“On screen and off, Katharine Hepburn epitomizes the modern American woman – smart, independent, active, honest, feisty, and outspoken,” said Jean Druesedow, director of the KSU Museum and curator of the exhibit.  “During the ’30s and ’40s, she popularized slacks for women, and she helped internationalize what is now called ‘The American Style.’  She has had a profound impact on American popular culture and fashion, and she has influenced generations of women around the world.”  

Taking up the museum’s entire Broadbent Gallery, the costumes are presented according to genre, with “screen” including film and television.  As befits an actress of Hepburn’s stature, they were designed or overseen by an “A” list of the greatest 20th century designers for fashion, stage and film – among them Valentina, Adrian, Irene, Muriel King, Cecil Beaton, Coco Chanel, Walter Plunkett, Edith Head, Patricia Zipprodt, Jane Greenwood, and Noel Taylor.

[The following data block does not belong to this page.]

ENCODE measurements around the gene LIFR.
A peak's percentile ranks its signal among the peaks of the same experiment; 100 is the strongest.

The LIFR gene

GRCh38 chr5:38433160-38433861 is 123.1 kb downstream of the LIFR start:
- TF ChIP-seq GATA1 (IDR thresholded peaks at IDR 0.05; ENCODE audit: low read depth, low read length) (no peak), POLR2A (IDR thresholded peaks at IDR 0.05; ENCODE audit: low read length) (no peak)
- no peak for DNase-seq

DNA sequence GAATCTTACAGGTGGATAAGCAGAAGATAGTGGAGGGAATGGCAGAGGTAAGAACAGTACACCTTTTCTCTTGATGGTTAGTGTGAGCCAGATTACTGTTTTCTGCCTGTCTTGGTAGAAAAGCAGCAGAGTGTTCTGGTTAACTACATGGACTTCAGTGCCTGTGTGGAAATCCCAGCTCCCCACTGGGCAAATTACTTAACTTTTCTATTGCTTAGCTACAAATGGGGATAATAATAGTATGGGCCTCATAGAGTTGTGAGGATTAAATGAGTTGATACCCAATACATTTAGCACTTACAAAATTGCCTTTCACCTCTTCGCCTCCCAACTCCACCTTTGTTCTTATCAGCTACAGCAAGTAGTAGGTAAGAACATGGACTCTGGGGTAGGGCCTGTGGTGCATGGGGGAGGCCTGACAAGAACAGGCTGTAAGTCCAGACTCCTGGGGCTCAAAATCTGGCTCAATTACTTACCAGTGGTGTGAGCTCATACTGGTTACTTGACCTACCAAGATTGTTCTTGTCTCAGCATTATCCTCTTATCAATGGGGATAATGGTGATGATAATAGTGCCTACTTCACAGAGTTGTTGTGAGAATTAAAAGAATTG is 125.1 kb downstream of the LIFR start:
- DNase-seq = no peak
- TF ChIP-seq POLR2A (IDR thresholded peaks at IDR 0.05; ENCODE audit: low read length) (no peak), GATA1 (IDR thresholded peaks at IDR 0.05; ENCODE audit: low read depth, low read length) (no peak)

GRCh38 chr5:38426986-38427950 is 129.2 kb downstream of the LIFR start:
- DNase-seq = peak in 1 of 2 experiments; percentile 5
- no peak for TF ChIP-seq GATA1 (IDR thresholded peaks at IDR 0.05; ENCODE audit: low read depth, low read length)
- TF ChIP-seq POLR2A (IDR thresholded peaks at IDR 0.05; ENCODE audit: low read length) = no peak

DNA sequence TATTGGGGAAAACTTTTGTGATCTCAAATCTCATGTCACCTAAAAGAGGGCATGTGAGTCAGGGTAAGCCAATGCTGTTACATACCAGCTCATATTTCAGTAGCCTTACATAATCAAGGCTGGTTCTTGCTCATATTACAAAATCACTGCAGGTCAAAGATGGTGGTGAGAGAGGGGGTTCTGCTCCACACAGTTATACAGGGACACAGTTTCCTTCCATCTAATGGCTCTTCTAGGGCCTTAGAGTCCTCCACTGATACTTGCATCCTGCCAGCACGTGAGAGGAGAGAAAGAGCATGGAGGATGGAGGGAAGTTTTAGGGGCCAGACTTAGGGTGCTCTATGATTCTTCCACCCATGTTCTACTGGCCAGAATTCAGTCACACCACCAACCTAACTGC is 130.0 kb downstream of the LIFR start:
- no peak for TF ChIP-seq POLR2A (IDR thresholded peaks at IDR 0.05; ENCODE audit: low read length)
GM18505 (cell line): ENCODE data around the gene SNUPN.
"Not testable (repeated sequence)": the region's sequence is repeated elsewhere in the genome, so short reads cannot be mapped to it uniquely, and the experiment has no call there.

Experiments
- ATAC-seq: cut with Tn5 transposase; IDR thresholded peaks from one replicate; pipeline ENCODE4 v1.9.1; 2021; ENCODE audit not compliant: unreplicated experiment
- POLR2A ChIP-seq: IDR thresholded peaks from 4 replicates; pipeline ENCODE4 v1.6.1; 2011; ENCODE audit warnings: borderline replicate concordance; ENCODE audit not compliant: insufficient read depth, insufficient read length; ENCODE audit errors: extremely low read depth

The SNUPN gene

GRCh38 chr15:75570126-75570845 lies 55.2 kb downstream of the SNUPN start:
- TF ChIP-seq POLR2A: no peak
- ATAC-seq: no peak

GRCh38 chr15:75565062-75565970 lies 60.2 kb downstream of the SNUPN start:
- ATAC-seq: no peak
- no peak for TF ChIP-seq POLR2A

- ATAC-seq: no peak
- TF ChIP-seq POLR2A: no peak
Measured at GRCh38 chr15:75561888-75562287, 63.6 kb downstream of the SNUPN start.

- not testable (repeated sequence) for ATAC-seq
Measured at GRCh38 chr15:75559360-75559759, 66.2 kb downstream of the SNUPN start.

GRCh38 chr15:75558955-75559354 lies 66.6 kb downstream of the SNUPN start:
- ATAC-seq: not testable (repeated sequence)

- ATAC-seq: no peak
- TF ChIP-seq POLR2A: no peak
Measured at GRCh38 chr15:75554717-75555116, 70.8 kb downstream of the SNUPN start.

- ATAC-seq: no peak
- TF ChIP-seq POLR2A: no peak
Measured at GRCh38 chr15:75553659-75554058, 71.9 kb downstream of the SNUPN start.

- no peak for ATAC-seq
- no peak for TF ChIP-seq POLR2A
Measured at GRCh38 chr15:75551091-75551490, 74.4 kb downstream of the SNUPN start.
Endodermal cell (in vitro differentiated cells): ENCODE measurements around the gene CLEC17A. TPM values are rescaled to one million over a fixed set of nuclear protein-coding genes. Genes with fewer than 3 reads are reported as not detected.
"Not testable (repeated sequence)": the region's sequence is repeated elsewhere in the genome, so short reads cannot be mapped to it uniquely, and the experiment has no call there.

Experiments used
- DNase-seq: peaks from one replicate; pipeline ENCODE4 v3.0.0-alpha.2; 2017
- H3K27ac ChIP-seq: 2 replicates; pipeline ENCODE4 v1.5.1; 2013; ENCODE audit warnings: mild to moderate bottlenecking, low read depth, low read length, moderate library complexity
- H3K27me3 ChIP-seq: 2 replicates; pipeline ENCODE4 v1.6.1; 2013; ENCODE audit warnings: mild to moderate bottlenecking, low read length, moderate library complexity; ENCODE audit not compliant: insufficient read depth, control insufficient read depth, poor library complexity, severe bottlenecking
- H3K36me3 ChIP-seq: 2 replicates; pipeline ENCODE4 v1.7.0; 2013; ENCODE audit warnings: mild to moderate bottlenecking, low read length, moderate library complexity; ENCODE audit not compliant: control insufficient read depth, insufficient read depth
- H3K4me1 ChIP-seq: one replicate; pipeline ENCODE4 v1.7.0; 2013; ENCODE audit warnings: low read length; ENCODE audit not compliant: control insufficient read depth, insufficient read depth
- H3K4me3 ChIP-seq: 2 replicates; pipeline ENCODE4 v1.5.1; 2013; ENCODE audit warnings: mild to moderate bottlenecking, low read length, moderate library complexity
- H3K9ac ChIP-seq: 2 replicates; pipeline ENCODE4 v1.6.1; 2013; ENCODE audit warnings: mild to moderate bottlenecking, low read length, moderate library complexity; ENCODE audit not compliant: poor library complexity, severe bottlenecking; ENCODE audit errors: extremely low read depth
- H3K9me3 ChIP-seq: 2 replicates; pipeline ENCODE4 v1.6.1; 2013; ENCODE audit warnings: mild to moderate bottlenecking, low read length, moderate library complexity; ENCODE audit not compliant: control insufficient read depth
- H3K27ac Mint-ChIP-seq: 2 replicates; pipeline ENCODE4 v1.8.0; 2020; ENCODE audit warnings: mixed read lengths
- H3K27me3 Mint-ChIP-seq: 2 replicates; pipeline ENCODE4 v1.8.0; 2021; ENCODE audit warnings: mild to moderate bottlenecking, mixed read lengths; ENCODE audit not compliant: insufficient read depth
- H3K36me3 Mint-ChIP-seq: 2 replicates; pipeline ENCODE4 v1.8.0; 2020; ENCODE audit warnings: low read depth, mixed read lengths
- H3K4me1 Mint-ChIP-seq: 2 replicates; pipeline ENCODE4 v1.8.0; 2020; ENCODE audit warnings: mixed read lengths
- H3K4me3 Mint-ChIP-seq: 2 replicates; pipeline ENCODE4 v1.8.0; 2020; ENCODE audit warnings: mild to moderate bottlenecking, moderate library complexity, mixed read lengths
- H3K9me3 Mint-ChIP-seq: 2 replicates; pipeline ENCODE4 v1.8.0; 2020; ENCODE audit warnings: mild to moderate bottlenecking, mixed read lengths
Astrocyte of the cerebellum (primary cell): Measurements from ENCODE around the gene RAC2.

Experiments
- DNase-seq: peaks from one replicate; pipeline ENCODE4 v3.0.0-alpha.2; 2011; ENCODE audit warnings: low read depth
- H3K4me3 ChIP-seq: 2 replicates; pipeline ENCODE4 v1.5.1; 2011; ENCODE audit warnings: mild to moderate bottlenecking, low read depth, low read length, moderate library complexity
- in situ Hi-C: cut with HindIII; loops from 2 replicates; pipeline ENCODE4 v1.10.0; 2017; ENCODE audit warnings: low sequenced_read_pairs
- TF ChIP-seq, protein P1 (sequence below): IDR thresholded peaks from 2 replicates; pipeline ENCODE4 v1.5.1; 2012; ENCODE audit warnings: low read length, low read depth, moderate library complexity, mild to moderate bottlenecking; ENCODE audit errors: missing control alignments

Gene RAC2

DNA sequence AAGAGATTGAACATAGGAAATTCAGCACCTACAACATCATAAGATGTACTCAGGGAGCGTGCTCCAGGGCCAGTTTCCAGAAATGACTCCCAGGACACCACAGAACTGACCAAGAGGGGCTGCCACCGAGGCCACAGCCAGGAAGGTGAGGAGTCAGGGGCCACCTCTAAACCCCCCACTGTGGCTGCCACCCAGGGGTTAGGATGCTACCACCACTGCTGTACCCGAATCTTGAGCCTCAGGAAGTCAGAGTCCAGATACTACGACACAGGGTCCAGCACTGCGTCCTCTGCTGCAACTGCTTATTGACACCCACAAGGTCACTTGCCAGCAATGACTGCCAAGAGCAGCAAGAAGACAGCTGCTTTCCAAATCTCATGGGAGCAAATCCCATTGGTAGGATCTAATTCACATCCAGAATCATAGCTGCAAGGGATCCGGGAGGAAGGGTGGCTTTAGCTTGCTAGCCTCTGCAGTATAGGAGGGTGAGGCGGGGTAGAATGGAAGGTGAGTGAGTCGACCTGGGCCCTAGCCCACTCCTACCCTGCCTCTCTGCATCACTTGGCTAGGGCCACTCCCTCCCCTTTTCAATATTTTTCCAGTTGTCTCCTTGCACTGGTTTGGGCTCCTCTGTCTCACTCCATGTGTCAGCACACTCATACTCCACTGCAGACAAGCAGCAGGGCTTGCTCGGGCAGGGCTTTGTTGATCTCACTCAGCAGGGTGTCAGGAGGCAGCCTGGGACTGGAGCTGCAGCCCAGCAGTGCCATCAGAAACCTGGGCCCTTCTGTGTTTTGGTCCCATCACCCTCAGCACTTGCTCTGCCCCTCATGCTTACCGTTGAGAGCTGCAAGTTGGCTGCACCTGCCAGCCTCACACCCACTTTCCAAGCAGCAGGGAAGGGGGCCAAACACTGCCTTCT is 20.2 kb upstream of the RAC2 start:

Highlights include:

Movie frames, stage stills and publicity shots of Miss Hepburn, as well as her  iconic beige slacks, linen vests, and tailored jackets

Stage costumes from "The Philadelphia Story" and "Without Love," as well as later Broadway shows "Coco," "West Side Waltz," and "A Matter of Gravity."

Film costumes and publicity clothes  from "The Little Minister," "Adam’s Rib," "The Iron Petticoat," "Long Day’s Journey Into Night," "A Delicate Balance," "Guess Who’s Coming To Dinner," and "The Lion In Winter."

Costumes worn in her television movies, including her Emmy-nominated performance as the title character in "Mrs. Delafield Wants to Marry" and her Emmy-winning performance as Jessica Medlicott in "Love Among the Ruins."

Even before the exhibit opened, it attracted national and international attention.  Its pre-opening fashion show on Katharine Hepburn’s birthday (May 12, 2010), “Lunch With Kate,” was spotlighted in Women’s Wear Daily.  In late September, the museum’s 25th anniversary gala (“25 Years of Dazzle!”) gave its guests – and the media – a special opportunity to preview the exhibit with Robert Osborne, the host of Turner Classic Movies, and Ann Rutherford, who played Scarlet O’Hara’s sister, Carreen, in “Gone With the Wind.”  Videos of all these pre-opening events can be found on YouTube, beginning with ageneral introduction to the exhibit at